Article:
Constitutional Renewal — Debate

Part of the debate – in the House of Lords at 1:51 pm on 11th June 2009.

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Photo of Lord Wallace of Saltaire Lord Wallace of Saltaire Deputy Leader in the House of Lords, Spokesperson for Foreign and Commonwealth Affairs 1:51 pm, 11th June 2009

My Lords, I take that view. When the local church is also becoming the local Post Office and local shop, there is much we have to thank the church for and I strongly support that.

I felt puzzled as I listened to some of the earlier speeches. The speech of the noble Lord, Lord Howarth, could have been made about political reform in 1831—and probably was—with its Burkeian approach to politics: slow growth, deep conservatism, not sure whether the French Revolution was a good idea and opposed to the guillotine. The noble Lord at least recognised that the Liberals have been interested in reform for "a considerable number of years". I remind him that it is 150 years, with an interest in Lords reform for 98 years so far. We are not wishing to push things too fast, just a little faster than we thought when we first met in the 1850s to talk about a party based on peace, retrenchment and reform.

The noble Lord, Lord Norton of Louth, calls for a commission on the constitution and that really took me back. You will find in Volume 9 of the collected papers of the Kilbrandon commission on the constitution, which met between 1969 and 1973, a memorandum which I wrote as a young academic. It is just next to the memorandum on the constitutional relationship between the United Kingdom and the Crown dependencies, which the noble Lord, Lord Bach, knows well. It is the only thing on the subject. As he has said to a Commons committee, it still leaves the relationship deeply ambiguous so that we do not quite know where we are on that. I recall, in the middle of that commission, my wife and I being invited into the Treasury to talk to the constitution unit then headed by Sir Michael Quinlan, whose requiem mass, sadly, I shall be attending next week. We spent a morning discussing whether it was possible to conceive of devolving financial responsibility from the Treasury to any devolved level of government. Treasury officials simply could not imagine that you could do this. The world has not changed at all in this respect.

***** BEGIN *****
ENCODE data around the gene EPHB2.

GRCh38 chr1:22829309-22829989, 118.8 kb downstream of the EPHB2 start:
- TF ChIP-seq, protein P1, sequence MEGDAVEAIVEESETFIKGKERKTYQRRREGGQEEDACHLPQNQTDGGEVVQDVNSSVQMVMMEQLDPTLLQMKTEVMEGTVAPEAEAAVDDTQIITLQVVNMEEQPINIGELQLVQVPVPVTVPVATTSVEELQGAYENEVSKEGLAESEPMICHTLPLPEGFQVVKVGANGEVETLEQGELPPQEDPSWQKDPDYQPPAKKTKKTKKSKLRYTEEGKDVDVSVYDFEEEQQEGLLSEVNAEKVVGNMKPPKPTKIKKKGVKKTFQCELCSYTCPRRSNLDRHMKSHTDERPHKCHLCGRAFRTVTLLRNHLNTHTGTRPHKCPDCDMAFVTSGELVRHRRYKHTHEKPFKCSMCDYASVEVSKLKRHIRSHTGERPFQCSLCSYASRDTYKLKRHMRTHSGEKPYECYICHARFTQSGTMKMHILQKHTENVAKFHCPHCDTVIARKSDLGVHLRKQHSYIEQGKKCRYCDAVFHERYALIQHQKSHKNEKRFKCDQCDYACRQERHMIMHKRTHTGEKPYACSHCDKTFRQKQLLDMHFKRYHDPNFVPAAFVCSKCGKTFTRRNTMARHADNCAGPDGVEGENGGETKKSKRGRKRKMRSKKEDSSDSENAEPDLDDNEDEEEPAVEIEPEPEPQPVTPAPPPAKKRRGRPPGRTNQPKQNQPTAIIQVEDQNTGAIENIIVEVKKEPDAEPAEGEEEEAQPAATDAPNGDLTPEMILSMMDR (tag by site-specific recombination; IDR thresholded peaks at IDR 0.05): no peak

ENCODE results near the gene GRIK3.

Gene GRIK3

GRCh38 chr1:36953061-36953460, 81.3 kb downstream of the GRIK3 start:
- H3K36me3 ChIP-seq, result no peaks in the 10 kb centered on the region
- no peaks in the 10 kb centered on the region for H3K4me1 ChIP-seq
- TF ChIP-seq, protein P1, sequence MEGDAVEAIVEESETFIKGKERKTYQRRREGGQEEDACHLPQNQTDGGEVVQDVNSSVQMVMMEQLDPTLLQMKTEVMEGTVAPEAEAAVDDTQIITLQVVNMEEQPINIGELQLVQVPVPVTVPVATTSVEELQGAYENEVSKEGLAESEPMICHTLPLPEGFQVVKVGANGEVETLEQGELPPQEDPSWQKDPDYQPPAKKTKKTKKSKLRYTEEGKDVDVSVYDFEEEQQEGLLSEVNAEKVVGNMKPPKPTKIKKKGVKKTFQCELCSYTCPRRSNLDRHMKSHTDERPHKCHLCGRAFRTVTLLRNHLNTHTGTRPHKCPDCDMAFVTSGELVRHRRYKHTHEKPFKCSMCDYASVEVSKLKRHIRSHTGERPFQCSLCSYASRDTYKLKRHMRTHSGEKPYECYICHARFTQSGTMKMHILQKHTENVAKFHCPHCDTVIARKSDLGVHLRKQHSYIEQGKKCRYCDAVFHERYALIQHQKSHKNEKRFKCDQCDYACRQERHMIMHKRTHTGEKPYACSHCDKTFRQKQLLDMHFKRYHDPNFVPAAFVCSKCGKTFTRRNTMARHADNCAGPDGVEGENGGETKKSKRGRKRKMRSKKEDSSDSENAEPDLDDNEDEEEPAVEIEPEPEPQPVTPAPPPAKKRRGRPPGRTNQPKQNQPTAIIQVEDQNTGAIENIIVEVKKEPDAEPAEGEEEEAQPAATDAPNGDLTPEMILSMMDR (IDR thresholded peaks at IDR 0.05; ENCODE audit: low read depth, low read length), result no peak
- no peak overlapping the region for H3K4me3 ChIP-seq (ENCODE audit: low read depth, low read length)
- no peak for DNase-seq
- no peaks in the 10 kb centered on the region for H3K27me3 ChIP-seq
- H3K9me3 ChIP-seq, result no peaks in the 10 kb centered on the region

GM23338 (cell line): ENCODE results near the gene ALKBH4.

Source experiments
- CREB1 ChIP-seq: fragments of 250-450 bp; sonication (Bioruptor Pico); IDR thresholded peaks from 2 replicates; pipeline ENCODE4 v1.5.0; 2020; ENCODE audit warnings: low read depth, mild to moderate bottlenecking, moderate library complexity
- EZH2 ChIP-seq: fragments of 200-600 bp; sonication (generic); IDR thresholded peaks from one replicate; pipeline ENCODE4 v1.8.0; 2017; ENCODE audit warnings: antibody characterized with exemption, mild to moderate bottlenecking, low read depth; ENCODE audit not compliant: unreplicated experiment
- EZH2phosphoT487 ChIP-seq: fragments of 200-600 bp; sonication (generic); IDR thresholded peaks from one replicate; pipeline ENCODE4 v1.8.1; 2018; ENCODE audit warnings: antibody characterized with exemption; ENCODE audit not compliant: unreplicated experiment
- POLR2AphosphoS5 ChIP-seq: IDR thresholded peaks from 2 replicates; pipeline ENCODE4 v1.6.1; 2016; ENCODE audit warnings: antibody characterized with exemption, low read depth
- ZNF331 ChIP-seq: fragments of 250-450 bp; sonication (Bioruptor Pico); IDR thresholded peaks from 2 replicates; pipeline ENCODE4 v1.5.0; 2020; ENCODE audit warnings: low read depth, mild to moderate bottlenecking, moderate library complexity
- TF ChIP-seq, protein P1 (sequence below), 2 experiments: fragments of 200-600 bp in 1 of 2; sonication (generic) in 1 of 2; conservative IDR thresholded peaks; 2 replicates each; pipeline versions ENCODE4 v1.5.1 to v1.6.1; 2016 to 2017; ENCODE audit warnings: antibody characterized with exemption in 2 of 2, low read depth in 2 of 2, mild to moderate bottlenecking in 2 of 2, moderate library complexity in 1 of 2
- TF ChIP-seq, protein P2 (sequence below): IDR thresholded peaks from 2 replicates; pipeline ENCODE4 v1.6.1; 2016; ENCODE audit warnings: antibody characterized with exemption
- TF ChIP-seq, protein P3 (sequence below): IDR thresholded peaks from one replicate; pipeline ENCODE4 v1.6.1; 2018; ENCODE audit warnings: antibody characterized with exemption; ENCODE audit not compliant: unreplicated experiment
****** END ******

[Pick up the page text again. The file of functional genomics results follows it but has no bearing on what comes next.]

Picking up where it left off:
The noble Lord, Lord Grocott, said that the one real example of proportional representation in this country is for the European Parliament. In the United Kingdom, we have a different system of election in Northern Ireland, in Scotland, for Scottish local government and in London. I have even voted in the London elections. Last week, Alex Salmond splendidly talked about the advantages of a minority government through a different electoral system which, he pointed out, has to negotiate with its opposition parties and has to persuade, not bully, bluster and force things through. I understood the noble Lord, Lord Howarth, as being strongly in favour of government that can force things through and does not have to negotiate or persuade. That for me, and others, is part of what is wrong.